The term ‘curling’ is applied to shingles that have corners turning up and it is commonly caused by moisture on the underside of the shingle.
Many of my clients ask me how moisture can get on the underside of a shingle when the roof system is fairly new and there are no leaks. The main culprit in such cases is inadequate ventilation, which I talked about here. Since a lack of ventilation traps heat and moisture in the attic, this moisture eventually penetrates the roof deck and leads to shingles curling.
The only solution that can stave off further curling or warping is adding vents to help improve the air circulation within the attic space; this should only be done by a certified roofer who understands building science, as cutting into the plywood could compromise the entire roof system and create leaks.
As we head into winter season in Toronto, many homes will experience ‘winter curling’ of shingles. This is when the cool temperature on the top surface of a roof will cause shingles to contract, while the underside of the shingles experiences heat from the attic. This variation in temperature will cause the shingles to slightly curl up from the roof deck during the winter, and then lay flat again once the weather warms up. Watch for this condition especially during damp, cold weather when frost forms on the top surface of shingles. This condition is not threatening to the roof system as shingle durability can withstand seasonal contracting/expanding, and it does not is affect the shingle’s effectiveness to shed water.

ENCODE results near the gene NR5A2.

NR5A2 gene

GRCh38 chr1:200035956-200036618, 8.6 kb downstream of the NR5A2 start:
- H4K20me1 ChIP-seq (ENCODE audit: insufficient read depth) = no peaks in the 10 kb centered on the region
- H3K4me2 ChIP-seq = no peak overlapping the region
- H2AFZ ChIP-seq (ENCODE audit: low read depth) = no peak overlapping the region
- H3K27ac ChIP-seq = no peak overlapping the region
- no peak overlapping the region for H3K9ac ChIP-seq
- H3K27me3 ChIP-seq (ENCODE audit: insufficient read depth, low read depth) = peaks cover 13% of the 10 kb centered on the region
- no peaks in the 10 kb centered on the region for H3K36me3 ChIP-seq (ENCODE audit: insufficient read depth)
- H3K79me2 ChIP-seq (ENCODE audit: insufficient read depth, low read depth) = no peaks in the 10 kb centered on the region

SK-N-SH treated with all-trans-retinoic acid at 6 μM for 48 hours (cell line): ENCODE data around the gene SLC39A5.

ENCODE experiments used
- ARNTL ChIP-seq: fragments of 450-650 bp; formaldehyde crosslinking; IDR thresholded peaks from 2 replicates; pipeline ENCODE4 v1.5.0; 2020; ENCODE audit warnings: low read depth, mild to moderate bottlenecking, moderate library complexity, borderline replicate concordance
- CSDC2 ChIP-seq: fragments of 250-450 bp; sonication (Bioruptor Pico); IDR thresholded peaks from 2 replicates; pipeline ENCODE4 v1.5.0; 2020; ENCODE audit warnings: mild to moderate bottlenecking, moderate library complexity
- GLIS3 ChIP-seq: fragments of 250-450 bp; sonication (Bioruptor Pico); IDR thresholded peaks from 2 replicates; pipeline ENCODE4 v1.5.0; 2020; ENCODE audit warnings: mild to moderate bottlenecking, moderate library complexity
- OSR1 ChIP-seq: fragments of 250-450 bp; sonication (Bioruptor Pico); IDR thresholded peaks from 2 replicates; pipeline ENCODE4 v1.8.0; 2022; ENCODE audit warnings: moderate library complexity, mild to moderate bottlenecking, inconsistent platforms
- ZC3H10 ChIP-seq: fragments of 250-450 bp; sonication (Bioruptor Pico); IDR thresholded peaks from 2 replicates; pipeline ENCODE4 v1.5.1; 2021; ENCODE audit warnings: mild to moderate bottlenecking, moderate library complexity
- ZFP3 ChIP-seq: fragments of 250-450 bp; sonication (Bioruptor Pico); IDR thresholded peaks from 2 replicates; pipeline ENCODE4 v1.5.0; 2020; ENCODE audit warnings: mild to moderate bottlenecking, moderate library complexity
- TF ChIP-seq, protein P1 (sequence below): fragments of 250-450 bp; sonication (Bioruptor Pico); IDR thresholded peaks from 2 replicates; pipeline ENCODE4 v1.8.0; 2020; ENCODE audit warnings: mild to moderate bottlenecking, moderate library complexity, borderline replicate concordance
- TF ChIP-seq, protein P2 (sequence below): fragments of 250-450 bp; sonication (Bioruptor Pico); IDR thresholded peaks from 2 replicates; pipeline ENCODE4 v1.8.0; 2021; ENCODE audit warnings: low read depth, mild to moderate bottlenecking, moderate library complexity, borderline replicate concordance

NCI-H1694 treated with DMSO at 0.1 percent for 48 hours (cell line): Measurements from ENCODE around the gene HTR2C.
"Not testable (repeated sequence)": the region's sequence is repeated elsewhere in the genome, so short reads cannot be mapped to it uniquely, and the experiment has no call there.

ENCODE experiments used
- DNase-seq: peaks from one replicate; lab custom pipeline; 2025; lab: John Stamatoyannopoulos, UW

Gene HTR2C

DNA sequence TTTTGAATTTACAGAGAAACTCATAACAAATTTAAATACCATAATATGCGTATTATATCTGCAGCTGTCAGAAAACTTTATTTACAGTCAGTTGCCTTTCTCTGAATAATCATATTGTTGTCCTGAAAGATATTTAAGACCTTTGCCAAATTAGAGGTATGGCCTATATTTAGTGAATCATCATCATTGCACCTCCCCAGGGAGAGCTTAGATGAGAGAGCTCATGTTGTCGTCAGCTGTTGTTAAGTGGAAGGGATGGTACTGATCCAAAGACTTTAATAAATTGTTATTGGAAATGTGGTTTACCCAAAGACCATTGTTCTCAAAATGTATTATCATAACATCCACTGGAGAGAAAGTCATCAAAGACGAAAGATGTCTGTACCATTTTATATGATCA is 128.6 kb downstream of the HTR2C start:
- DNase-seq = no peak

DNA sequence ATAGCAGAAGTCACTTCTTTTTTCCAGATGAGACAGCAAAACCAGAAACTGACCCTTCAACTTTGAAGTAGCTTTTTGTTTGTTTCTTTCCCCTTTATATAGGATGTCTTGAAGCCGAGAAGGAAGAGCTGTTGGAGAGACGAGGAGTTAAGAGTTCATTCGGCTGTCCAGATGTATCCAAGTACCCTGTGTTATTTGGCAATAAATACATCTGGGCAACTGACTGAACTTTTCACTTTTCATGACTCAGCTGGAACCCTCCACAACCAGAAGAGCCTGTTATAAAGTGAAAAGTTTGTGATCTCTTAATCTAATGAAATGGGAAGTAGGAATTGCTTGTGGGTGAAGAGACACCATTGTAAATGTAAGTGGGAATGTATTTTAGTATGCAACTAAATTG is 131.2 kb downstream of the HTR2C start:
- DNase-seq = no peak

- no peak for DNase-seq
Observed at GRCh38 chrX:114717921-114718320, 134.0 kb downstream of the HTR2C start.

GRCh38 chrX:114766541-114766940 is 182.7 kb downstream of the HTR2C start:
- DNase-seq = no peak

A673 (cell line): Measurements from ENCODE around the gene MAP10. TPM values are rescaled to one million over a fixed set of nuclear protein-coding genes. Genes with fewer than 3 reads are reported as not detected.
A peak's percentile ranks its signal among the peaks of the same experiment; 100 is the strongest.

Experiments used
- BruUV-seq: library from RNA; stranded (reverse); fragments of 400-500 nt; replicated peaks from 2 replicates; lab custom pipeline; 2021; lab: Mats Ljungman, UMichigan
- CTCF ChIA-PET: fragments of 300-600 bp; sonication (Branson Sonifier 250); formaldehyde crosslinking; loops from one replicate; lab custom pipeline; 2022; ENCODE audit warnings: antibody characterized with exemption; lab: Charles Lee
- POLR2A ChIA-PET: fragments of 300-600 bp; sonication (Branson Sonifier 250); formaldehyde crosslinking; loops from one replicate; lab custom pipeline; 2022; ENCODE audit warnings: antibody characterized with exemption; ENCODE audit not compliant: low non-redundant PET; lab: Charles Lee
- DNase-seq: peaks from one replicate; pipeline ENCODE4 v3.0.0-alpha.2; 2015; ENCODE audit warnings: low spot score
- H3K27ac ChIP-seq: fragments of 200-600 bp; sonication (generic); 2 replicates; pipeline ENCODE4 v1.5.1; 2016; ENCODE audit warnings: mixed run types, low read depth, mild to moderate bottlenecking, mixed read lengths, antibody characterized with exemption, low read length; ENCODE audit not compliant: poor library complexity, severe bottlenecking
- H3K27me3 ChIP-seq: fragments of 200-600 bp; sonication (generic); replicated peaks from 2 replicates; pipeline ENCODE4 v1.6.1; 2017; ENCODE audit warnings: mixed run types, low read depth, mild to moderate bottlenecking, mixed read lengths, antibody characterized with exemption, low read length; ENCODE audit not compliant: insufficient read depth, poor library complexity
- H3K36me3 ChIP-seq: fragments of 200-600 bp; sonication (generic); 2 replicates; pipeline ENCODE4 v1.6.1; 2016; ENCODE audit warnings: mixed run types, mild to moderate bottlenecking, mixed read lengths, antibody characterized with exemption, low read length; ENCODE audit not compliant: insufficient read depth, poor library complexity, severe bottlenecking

It’s only when shingles are constantly exposed to heat and moisture from a poorly ventilated attic that they curl prematurely and begin to deteriorate. Let Archer Roofing contractors inspect your roof to check for shingle curling before Toronto winter season hits and protect your roofing system from premature deterioration. Call us at 416-427-2437.